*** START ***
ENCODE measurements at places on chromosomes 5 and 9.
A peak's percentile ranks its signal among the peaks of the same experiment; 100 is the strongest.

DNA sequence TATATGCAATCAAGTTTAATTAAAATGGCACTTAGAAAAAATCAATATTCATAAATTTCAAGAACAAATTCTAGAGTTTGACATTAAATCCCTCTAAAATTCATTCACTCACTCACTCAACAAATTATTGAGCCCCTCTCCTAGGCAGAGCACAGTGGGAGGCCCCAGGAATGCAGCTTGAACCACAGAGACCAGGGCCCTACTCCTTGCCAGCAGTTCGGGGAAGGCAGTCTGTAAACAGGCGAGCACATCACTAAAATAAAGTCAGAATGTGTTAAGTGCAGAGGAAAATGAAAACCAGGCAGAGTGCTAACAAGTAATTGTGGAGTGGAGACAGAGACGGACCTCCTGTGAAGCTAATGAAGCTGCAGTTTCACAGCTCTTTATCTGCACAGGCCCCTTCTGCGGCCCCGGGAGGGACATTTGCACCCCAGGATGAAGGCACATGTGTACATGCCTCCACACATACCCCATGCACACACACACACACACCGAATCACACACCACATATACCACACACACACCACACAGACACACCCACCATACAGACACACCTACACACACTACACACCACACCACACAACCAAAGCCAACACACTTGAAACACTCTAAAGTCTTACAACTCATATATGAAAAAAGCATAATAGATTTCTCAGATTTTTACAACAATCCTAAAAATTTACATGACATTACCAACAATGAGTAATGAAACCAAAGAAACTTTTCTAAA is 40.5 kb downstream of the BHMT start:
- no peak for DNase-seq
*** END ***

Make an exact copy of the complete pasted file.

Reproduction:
ENCODE measurements at places on chromosomes 5 and 9.
A peak's percentile ranks its signal among the peaks of the same experiment; 100 is the strongest.

DNA sequence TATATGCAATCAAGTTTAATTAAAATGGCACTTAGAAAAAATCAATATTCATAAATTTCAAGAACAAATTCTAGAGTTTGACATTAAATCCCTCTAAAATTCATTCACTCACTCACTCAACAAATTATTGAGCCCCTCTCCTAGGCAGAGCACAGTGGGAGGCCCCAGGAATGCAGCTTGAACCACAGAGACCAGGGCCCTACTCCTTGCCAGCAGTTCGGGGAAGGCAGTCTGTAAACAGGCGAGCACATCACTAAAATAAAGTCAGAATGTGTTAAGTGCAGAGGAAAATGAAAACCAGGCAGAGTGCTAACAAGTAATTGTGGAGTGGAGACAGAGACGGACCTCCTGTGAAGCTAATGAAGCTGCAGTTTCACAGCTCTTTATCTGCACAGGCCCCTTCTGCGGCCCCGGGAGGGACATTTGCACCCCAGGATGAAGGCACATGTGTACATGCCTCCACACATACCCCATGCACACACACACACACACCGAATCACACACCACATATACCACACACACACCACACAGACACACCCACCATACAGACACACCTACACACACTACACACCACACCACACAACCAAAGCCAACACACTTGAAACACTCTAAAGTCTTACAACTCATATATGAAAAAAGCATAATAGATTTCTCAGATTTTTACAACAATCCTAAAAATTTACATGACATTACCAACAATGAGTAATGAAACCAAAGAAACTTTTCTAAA is 40.5 kb downstream of the BHMT start:
- no peak for DNase-seq